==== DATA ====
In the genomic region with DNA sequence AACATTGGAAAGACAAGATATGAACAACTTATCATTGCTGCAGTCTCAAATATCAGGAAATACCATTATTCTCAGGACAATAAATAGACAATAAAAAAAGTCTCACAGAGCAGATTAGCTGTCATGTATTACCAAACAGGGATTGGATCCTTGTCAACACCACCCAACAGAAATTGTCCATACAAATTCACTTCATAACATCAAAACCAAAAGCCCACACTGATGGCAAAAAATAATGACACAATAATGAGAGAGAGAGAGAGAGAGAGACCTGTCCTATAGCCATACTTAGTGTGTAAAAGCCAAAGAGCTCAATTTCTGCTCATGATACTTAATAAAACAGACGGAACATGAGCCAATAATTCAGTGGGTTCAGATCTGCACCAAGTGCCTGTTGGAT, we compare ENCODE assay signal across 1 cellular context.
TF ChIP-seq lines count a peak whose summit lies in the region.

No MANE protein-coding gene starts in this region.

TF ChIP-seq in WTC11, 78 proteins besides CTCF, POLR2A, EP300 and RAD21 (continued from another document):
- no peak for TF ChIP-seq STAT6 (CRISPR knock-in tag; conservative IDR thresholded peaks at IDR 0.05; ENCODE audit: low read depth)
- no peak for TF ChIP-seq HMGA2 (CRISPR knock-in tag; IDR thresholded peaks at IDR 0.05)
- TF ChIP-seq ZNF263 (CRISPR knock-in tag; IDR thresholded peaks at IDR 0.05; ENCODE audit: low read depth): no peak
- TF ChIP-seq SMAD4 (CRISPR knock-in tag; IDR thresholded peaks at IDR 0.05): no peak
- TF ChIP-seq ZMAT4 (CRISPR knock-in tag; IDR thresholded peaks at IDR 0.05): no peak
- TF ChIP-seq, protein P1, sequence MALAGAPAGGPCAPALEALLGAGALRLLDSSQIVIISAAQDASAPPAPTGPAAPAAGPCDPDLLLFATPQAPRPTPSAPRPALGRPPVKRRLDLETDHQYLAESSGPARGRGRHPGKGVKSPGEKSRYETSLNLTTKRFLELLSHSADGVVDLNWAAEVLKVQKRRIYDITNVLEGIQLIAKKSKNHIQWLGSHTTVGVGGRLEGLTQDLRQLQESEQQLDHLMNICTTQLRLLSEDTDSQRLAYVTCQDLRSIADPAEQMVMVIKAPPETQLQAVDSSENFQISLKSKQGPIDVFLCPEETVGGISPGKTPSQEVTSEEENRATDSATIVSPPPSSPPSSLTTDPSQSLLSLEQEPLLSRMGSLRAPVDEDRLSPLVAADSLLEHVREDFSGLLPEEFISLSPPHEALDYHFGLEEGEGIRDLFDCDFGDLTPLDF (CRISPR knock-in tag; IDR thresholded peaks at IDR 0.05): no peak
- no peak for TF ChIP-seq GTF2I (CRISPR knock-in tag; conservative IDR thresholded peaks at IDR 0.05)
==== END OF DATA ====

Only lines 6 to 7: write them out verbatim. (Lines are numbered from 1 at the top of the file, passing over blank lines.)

- no peak for TF ChIP-seq HMGA2 (CRISPR knock-in tag; IDR thresholded peaks at IDR 0.05)
- TF ChIP-seq ZNF263 (CRISPR knock-in tag; IDR thresholded peaks at IDR 0.05; ENCODE audit: low read depth): no peak